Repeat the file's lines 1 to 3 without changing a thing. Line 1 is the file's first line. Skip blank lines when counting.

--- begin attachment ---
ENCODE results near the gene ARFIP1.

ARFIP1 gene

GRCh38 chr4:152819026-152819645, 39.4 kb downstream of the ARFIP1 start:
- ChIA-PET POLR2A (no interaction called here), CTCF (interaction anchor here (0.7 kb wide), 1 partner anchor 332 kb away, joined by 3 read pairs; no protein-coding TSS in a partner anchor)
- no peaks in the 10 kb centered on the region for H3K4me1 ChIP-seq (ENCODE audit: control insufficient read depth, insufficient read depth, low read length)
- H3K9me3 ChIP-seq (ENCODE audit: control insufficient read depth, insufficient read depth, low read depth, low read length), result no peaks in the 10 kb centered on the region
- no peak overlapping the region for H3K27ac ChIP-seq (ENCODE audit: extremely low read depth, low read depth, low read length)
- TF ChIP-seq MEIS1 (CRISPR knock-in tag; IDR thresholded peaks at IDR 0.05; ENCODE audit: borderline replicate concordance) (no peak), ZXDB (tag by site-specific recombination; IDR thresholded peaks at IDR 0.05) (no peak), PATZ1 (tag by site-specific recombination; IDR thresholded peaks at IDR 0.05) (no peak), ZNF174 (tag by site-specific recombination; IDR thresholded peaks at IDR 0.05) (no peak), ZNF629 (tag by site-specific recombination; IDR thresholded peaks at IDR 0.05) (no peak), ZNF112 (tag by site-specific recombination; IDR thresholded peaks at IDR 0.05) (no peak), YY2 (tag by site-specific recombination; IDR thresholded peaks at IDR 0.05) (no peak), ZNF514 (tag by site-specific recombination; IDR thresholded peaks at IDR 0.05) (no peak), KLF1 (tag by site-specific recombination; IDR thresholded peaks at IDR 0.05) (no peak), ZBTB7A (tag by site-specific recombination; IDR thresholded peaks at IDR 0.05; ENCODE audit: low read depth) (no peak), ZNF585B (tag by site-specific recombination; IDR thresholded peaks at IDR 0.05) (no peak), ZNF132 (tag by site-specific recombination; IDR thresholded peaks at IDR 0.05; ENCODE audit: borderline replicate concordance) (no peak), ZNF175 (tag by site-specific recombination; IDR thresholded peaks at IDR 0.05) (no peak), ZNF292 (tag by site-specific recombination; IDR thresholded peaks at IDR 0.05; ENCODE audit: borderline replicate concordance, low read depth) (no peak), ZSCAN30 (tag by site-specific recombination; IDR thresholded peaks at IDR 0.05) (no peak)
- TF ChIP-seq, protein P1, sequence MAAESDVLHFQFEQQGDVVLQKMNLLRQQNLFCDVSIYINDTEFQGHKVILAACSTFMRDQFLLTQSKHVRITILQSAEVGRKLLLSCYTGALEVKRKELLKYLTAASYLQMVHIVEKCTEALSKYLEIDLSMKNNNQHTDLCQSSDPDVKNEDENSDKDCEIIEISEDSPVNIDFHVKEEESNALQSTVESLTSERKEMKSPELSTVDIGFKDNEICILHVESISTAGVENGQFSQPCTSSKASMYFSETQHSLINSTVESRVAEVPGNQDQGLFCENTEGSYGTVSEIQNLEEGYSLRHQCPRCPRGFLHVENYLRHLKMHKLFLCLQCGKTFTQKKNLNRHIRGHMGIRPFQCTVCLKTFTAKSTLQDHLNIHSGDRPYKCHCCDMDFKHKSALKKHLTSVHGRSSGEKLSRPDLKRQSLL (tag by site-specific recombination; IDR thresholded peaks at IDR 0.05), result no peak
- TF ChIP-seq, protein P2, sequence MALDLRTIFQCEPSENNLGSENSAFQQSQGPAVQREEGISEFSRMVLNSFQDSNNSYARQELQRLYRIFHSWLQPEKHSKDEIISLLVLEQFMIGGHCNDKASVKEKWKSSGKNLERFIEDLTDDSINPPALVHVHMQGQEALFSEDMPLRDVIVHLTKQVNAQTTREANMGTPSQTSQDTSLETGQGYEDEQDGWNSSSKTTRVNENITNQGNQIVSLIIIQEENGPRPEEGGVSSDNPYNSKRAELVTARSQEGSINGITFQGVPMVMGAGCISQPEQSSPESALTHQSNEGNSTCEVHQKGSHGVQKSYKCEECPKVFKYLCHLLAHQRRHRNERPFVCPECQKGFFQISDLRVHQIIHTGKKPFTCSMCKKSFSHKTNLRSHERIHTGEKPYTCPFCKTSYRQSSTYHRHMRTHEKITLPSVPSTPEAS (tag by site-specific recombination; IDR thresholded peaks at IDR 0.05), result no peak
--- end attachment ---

ENCODE results near the gene ARFIP1.

ARFIP1 gene

GRCh38 chr4:152819026-152819645, 39.4 kb downstream of the ARFIP1 start: